But in the heat of the latest incident, time is a problem because Something Must Be Done Now. Enter the Straw Man. When one side proposes further gun laws such as age restrictions or limits on certain weapons, their opponents counter with “They just want to take away your guns.” When the other side proposes permitting trained, licensed school employees to carry weapons for self-defense, the first says they just want to turn all teachers into armed guards.

Neither is entirely true, but to fully explain their true proposals requires detail, nuance, and give-and-take. In a world of oversimplification and lack of attention to detail, we’re likely doomed to hear more from the Straw Man next time.

 

Living Here: Starting over

living-hereWith permission from the Republican-American, I plan to self-publish one or more collections of “Living Here” columns published between 1994 and 2018, with proceeds to benefit the newspaper’s charity, the Greater Waterbury Campership Fund.

So far, so good: I identified and retrieved nearly 1,000 columns — including more re-runs than I had anticipated, so probably the actual number is closer to 950 — in electronic form. I have also clipped four or five boxes of these columns over the years, for preservation.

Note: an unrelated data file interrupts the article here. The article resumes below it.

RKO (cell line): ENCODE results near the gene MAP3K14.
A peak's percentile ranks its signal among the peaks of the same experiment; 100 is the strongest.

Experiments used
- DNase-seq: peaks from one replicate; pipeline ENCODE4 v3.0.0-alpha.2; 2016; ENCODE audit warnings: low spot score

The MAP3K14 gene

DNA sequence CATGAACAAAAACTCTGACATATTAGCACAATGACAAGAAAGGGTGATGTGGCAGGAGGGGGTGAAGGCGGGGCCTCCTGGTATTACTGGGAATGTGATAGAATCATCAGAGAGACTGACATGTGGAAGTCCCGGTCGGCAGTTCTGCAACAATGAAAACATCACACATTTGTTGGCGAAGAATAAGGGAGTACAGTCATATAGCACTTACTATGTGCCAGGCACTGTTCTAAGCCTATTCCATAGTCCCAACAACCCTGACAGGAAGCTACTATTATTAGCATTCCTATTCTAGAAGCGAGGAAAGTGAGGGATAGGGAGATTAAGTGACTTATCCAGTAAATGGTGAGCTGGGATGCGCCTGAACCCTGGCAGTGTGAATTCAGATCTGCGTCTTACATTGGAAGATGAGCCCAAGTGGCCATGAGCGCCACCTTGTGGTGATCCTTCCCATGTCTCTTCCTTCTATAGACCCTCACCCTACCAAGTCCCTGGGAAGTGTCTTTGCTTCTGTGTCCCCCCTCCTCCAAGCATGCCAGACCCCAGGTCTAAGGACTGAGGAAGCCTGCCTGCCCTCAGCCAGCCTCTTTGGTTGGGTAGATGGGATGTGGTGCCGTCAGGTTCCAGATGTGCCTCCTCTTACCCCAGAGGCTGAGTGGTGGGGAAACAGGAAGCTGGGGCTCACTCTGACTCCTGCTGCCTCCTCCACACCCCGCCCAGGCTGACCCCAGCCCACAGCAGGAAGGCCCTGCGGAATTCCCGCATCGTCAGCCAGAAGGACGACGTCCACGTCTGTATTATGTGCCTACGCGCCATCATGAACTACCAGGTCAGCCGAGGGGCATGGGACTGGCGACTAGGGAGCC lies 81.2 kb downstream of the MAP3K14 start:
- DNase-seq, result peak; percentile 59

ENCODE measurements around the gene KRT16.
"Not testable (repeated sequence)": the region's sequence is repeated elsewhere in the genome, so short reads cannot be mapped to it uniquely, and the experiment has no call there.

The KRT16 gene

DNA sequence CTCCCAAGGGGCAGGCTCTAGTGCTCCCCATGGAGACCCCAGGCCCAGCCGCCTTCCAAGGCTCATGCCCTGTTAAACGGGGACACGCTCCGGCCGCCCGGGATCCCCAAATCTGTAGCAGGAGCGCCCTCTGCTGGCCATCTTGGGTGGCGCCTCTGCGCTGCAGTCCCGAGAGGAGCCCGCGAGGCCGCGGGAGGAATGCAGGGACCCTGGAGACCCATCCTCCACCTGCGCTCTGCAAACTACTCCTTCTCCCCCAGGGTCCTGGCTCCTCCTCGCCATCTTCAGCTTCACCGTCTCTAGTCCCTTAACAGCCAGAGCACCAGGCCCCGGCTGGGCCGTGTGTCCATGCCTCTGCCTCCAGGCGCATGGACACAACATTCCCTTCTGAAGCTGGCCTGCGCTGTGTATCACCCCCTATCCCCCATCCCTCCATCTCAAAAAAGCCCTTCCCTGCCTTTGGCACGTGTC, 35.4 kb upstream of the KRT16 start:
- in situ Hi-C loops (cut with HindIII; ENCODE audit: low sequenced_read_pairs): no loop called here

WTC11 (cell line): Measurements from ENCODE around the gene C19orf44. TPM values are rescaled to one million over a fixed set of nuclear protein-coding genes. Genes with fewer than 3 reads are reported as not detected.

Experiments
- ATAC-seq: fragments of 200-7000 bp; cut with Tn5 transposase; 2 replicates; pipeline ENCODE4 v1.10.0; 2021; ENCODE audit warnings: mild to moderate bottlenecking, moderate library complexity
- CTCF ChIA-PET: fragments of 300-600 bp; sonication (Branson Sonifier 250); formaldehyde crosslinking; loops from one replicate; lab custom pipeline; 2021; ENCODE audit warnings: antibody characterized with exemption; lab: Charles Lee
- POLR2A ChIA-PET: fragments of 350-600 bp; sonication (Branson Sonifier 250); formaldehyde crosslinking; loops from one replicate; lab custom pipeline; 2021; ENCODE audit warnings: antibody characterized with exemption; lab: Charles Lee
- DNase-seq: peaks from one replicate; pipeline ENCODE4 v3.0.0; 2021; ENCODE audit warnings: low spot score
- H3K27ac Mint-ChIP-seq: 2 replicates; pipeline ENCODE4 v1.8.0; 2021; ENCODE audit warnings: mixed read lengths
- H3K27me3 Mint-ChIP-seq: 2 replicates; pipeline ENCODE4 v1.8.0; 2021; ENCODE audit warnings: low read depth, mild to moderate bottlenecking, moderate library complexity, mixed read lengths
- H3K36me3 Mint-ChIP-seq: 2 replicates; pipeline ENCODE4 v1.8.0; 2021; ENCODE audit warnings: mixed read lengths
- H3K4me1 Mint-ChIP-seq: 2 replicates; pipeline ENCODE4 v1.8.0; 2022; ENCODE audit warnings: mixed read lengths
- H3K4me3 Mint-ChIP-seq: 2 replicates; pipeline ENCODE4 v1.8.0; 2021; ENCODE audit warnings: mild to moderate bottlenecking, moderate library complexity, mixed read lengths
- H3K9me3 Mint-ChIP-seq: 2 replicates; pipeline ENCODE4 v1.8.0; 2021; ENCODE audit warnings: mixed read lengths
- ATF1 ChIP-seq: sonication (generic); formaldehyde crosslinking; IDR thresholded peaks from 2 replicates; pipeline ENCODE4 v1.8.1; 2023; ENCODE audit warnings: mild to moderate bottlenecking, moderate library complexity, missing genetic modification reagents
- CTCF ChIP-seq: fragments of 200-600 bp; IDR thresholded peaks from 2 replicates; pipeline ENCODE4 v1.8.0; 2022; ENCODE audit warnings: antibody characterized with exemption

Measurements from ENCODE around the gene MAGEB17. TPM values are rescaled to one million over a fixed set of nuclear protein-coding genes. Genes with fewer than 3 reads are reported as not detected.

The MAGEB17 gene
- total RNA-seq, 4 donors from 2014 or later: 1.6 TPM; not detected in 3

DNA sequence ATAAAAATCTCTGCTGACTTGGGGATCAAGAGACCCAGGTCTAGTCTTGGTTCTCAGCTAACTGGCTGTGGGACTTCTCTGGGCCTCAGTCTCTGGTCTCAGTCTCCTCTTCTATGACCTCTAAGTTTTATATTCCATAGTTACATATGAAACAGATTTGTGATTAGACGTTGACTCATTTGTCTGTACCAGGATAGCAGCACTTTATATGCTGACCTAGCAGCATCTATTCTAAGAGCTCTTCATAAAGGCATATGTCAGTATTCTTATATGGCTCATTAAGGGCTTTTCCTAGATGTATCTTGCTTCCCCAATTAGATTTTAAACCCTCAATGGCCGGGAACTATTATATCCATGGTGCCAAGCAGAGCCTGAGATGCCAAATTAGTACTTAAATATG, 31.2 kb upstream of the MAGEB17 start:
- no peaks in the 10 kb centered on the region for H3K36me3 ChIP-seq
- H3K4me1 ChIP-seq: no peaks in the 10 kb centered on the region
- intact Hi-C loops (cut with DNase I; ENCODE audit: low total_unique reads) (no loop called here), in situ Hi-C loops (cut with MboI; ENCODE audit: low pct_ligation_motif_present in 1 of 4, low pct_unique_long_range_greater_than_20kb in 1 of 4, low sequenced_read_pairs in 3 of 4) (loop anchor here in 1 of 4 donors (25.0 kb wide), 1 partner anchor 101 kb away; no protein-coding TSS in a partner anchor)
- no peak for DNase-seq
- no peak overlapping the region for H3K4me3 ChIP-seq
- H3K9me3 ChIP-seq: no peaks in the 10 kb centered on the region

Now comes the fun part: Reading, editing, organization and publication.

The reading part truly is fun, partly because I’m now enjoying these essays as a reader rather than as an author, and partly because I’m rediscovering stories and memories long since overlooked or forgotten.

Not that I’m on a par with either of these writers, but Peggy Noonan wrote an essay last week in The Wall Street Journal about the passing of author Tom Wolfe, in which she recounted an event at which she had quoted to him something he had written years before. “Oh, that’s good,” he had responded. “Did I write that?” Noonan assured him that he had, and in her essay she recounted a similar story about Tolstoy’s daughter reading him an account of an epic battle, from “War and Peace.”

Apparently I’m in good company in having these moments.

The hard part is organization: I started by sorting the columns into five broad collections: Curmudgeon, Community, Home Sweet Home, Home for the Holidays, and The Kids Are All Right. I was hoping to keyword them somehow to better organize them, but that function doesn’t exist in Word (WordPress would actually be a better tool for that, but I’m not going to put them online). Barbara suggested putting them into a database somehow, so today I started that. I’ll go back to re-read and enter the metadata for the essays I’ve done so far, then continue reading and entering from this point forward.

On a project this size, that will require a lot of time and effort, but the results should be worth it. Fortunately I have and am familiar with Access. That’s a secret weapon Tolstoy, Wolfe, and probably Noonan didn’t have.